Student project aims to control growing numbers of park visitors using reservation system
In 2016, Acadia National Park in Maine welcomed more than 3.3 million visitors, making it the 8th most visited national park in America. Acadia is also one of the smallest national parks, as it covers just 49,000 acres. In comparison, the 7th most visited park, Olympic National Park in Washington, hosted a similar number of guests last year—but sits on 922,000 acres.
John Kelly, a management assistant for Acadia National Park under the National Parks Service (NPS), explains that large visitor numbers in the relatively small park pose several problems.
“We have far too many people at certain places at certain times than the capacity of the facilities can handle, so there’s a real disruption of the visitor experience.” says Kelly. “In addition, cars parking on shoulders are having an increasingly large impact on roadside vegetation, and the high demand from many vehicles threatens to change the historic character of some of the older roads.”
The NPS recently sponsored a team of WPI students to help mitigate these growing tourist congestion issues by conducting an Interactive Qualifying Project (IQP)—a team-based project that requires students to delve into problems that matter to real people—on the feasibility of implementing a park reservation system.
The team spent seven weeks working at WPI’s Bar Harbor Project Center and included management engineering major Eric Cosmopulos, computer science major Jesse Gaulin, interactive media and game development major Hannah Jauris, electrical and computer engineering major Michael Morisseau, and biomedical engineering major Elizabeth Quevillon.
Specifically, the team was tasked with investigating two separate but related solutions: a reservation system that would allow visitors to reserve parking spots ahead of time, and an on-site gate system that would enforce reservations.
Jauris explains that while the team had originally envisioned assessing multiple parking lots, once they arrived and began exploring the area they zeroed in on one spot that offered an ideal case study.
“When we were preparing for the project we looked at many different lots," she says, "but when we got there we realized that the biggest problem is on Cadillac Mountain, the highest mountain in the park and one of the most visited spots because of its beautiful views.”
The scenic mountain, which is also the tallest mountain on the eastern coast, quickly became familiar territory to the students. They stationed themselves at its summit to survey visitors about their opinions on using a reservation system and observe how long cars were parked in the lot during different times of the day.
Findings revealed that visitors would prefer to make reservations through a website or mobile app and pay an average of $5, and that cars were generally parked for 30 minutes or less at all times of the day.
The students also assessed the suitability of the land at the base of the mountain to determine how best to implement a gate system there.
“Our goal was to reconfigure the drive to get visitors to Cadillac Mountain as quickly as possible without creating long lines,” says Jauris. “At the same time, we wanted to minimize the impacts on the environment caused by expanding the roadway.”
To complement their findings and observations, team members conducted extensive research on the design and implementation of various reservation and gate systems. They also looked at case studies from other national parks, including Haleakalā National Park in Hawaii, which is the first national park to require visitors to make a reservation to visit one of its summits at peak times.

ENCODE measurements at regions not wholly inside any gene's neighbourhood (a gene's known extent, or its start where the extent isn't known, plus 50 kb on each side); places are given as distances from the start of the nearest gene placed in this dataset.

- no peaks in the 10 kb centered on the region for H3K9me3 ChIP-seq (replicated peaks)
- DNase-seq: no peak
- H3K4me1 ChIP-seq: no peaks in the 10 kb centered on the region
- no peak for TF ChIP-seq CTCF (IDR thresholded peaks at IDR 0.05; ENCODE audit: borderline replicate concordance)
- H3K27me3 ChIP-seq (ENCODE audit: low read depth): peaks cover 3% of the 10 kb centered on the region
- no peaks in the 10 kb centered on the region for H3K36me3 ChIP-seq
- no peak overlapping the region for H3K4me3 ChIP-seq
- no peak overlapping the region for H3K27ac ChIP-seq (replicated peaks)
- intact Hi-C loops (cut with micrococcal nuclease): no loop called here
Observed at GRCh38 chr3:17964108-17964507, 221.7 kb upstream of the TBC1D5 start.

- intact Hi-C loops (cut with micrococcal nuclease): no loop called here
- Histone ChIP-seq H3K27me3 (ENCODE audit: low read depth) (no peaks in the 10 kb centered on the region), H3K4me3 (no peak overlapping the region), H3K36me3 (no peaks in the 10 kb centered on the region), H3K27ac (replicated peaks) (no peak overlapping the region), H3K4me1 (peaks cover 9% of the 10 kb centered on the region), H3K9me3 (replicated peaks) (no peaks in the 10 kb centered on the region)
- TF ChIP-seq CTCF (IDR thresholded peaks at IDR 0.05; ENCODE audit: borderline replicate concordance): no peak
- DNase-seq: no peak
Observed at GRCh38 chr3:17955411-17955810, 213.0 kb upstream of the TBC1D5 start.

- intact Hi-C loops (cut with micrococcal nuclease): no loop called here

Finally, the team used simulation modeling software to determine optimal configurations for a gate system and performed a cost-effectiveness analysis on the various structures.
In the end, they provided the park with detailed recommendations for an online reservation system and connected mobile app that would require visitors to reserve spots during sunrise and sunset, and a gate system that would span two lanes of traffic and use automatic gates to read QR codes on printable reservation receipts. They further suggested that the park roll out the systems by conducting a trial for one-hour reservations during sunrise hours only.
Kelly hopes to use some of the students’ recommendations going forward as part of a new park transportation plan that is currently in the works.
“Our goal is to finish the transportation plan by the end of 2018,” he says. “Not everything can be put into action right away but, conceptually, a reservation system for Cadillac is something that could happen fairly quickly.”
While he believes all of the findings will be useful, Kelly says he was particularly impressed with the structure the team designed for the gate system.
“We had long thought that implementing a gate system at the base of Cadillac Mountain was not possible because it would cause long lines of traffic to back up onto the main road," he says, "but the students did a really interesting analysis showing that it is possible using a two-lane solution.”
He also hopes to continue to involve WPI students with the upcoming transportation plan.
“Once the plan is finalized there will be a lot more work to do, and I could definitely see WPI teams coming on board to take a closer look at designing and implementing different parts of it,” says Kelly. “It is really valuable to have WPI students from all different majors bring fresh eyes to problems like this.”
He adds, “The NPS has really appreciated the growth in our relationship with WPI and its students over the years. When the Bar Harbor Project Center first opened, we were not really involved with them, but now we are fully engaged. Our top management staff regularly attend student presentations and feel they add a lot of value.”